How to Propagate Data with Routings
To be able to exchange information with other objects, data must be able to propagate from one object to another in a deterministic fashion. In CDP Studio, such a connection between objects is called a Routing.
What Is Routing?
One of the most important aspects of CDP Studio is the ability to connect together objects using name-based Routing. It is the basis for allowing truly decoupled objects that you can code once and simply reuse how you want. Each object is decoupled from its surroundings by exposing an external interface. The interface can consist of any CDPNode based objects such as Properties, Signals, Parameters, Messages, CDPPorts and so on, and can be extended by new types as needed. Other objects can connect to this interface by specifying Routing to the object.
A Routing is a string consisting of object names uniquely describing the object location in the Project tree. The Routing string starts with the Application name, followed by the objects that comprise the hierarchical path to the relevant object. Each object in this path is separated by dots.
The Project tree below shows that MotorControl is an Application and MotorCalc is a Component that contains the RequestedSpeed which is exposed as an output:
To use this RequestedSpeed in one or more objects, the value can be retrieved from the RequestedSpeed into your variable by setting up a Routing to it. See below for how to Route a value in the Table Editor and how to Route a value in the Block Diagram.
As long as the Routing accepts the type that RequestedSpeed represents, the specific type of RequestedSpeed is not important. In other words, the Routing source type and the Routing sink type do not have to match. When a value is Routed, it is implicitly converted to the destination type.
A Routed value propagates automatically from the source object to the destination object that has Routing set. It does not matter where the value is located; It can come from an object in the same Application, or from another object in an Application running on a different computer somewhere else on the network. If the Routed value can not be found (it is not reachable within the network, or the source does not exist) then an alarm is set, and the value is continously requested until it is available. The Routing is marked as 'missing' until it is connected.
When a Routing is established, the object starts retrieving its value from the object specified in the Routing.
Note: The source object may update the value asynchronously from the sink object. The sink object will always retrieve the most recent updated value before it is processed. I.e. the source and sink objects may have different frequencies, and the sink will always use the most recently updated value from the source. Objects update their inputs an outputs atomically. In the example above, the RequestedSpeed output is updated at the end of each MotorCalc run.
See Priority levels and scheduling groups for more information about how objects are scheduled.
Note: The Routing path is stored in the object configuration so that it can be read and applied when the Application starts up the next time.
When working with pre-made objects that reside in a structure, it might be beneficial to use relative Routing to access objects.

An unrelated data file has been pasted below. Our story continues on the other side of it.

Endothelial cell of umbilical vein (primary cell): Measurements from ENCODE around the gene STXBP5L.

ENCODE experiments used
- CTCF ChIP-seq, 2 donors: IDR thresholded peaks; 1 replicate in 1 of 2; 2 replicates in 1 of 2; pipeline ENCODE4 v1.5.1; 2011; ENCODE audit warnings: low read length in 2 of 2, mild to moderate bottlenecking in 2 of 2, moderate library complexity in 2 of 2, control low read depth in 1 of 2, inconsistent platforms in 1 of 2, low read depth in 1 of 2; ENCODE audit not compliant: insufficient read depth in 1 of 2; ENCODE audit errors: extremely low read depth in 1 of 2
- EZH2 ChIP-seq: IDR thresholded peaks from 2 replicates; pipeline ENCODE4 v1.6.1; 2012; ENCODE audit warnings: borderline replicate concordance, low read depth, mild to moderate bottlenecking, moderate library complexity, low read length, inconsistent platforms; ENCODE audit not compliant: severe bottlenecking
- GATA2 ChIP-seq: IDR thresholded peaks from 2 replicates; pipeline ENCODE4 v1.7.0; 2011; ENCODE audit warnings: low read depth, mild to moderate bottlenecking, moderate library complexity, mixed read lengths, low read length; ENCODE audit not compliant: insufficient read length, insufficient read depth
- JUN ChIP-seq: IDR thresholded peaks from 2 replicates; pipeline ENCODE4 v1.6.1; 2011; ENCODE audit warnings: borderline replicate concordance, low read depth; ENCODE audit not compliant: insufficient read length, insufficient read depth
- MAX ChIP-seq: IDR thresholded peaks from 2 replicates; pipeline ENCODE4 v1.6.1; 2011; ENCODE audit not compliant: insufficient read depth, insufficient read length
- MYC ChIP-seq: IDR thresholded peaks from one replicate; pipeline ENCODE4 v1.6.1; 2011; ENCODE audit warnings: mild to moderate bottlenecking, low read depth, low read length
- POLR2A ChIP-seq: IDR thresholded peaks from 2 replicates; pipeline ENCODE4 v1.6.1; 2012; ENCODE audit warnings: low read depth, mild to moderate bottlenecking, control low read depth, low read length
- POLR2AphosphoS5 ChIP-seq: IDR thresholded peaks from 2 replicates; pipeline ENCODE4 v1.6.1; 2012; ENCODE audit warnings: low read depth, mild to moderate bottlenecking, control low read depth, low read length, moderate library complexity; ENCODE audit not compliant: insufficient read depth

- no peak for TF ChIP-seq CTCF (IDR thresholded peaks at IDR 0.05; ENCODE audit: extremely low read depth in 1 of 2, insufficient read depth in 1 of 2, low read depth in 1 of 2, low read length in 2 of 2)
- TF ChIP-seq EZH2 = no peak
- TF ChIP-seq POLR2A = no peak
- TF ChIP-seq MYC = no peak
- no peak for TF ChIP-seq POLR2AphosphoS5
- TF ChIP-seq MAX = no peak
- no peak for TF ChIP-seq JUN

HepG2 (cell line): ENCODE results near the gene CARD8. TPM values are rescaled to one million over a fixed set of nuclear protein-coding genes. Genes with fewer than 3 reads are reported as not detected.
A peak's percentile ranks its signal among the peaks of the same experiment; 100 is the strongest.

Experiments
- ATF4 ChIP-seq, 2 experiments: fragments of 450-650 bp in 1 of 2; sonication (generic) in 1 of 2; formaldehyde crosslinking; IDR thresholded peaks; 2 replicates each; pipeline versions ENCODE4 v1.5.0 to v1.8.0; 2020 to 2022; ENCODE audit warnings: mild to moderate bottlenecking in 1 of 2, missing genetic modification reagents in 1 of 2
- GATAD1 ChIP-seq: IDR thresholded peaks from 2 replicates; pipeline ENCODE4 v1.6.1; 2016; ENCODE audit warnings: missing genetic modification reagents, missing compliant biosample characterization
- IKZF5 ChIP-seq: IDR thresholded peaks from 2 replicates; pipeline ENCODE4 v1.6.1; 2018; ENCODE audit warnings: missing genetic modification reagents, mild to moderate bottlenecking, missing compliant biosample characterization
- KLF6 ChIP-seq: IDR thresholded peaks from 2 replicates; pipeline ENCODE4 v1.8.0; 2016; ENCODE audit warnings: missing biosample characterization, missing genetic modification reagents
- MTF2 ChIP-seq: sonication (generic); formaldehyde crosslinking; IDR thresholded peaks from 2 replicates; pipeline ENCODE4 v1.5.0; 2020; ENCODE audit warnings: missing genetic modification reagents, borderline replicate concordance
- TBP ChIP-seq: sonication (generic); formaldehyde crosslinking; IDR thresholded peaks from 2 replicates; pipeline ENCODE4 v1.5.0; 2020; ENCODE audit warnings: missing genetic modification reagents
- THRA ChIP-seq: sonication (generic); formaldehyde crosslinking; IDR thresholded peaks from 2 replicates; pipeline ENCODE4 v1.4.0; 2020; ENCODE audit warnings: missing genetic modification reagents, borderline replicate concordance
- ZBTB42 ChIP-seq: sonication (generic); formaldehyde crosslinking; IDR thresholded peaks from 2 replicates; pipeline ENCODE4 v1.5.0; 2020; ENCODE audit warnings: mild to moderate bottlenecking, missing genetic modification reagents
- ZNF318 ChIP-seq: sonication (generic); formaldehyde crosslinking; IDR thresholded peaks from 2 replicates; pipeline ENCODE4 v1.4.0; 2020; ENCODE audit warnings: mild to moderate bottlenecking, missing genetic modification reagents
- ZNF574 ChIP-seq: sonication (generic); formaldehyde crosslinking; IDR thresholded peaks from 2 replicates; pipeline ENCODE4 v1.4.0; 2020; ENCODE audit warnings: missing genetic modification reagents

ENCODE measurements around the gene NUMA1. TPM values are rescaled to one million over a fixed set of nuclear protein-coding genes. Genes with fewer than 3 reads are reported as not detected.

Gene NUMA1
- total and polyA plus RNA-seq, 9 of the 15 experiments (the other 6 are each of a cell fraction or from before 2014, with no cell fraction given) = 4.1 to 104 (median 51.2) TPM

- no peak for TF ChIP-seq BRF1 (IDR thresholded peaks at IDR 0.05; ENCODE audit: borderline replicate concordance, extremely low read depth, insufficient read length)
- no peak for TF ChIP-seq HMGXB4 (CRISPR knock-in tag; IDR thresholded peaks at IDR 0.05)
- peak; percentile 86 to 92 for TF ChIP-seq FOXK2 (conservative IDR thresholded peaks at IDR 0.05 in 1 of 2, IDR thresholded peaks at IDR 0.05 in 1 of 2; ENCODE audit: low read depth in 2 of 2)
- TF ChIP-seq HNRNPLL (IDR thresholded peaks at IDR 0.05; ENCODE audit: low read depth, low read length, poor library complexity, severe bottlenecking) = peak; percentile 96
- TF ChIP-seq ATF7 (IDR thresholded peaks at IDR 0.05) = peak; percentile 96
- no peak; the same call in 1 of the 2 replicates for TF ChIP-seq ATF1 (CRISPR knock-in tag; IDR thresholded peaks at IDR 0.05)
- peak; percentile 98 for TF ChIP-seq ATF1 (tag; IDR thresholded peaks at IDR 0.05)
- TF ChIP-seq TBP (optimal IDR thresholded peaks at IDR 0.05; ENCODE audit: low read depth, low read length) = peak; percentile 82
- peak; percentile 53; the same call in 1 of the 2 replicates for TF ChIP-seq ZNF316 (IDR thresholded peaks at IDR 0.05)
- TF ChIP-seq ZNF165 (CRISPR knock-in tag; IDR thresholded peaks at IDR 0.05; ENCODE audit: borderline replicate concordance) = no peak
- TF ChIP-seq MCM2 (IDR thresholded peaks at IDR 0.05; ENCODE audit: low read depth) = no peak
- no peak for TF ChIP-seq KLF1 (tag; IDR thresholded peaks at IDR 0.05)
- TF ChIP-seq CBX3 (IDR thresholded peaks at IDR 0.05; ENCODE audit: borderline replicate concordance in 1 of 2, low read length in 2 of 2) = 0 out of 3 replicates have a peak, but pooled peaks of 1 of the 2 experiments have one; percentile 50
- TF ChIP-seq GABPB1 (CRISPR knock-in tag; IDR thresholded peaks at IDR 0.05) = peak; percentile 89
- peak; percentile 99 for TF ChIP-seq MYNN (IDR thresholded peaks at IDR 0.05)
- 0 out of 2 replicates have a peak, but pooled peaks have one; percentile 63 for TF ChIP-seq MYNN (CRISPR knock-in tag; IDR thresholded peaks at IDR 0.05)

A relative Routing always starts with a dot ('.'). For instance, '.IsRunning' means to connect to the 'IsRunning' object that resides in the current object. To look for IsRunning in the parent object, specify '..IsRunning'. You can specify as many dots as there are levels in the Application, and you can have more complex relative Routings, for instance, '...MotorCabinet.IO.Feedback.IsRunning'.
|...||Parent object's parent|
|and so on for more dots...|
In the figure below, an object inside MotorControl.MotorCalc.IOHandler can use relative Routing ...MotorCabinet.IO.Feedback.IsRunning to retrieve the IsRunning signal from the I/O.
Note: Relative Routing only works inside an Application, and can not be used to retrieve data from another Application. To address an object in another Application, you must specify the full Routing path.
Routing Using the Block Diagram
In CDP Studio Block Diagram, setting up a Routing is as easy as dragging a line from the source object to the destination object.
Another way to do Routing is to go to the source object, right-click the value and select 'Copy Path'.
Then go to the destination object value, right-click it and select 'Connect From ...'
Routing Using the Table Editor
In CDP Studio Table Editor, you can click into the Routing column and type the name of the Routing source object (or you can paste in the value if you have done 'Copy Path'). When you start typing, the Routing field will auto-sugguest the nearest value(s) to Route from.
Routing in the User Interface
In the User Interface Design mode, there is a property editor that lists all the properties of the selected Widget. All properties that end in 'Routing' have a Routing selector similar to the one in the Table Editor. You can either type a Routing into it, or you can paste in a Routing to a source (or destination) object. See Connecting Widgets to CDP for more information about CDP Widget Routing.
Message objects can be Routed in a similar way to values. In the Block Diagram, drag the message output from the source, and drop it at the destination message input, or use the 'Copy Path' approach as described above.
A CDPConnector is a transport channel for sending messages to an object and for retrieveing status information from an object. The target Object can be set by specifying it as a Routing path on the Connector.
Advanced Routing Concepts
It is possible to set up Routing of multiple values, sort of like Routing a C/C++ 'struct', by using CDPPorts to do bulk transfers of multiple values. A CDPPort lets you control one Routing to batch-connect multiple-values in any pre-configured direction.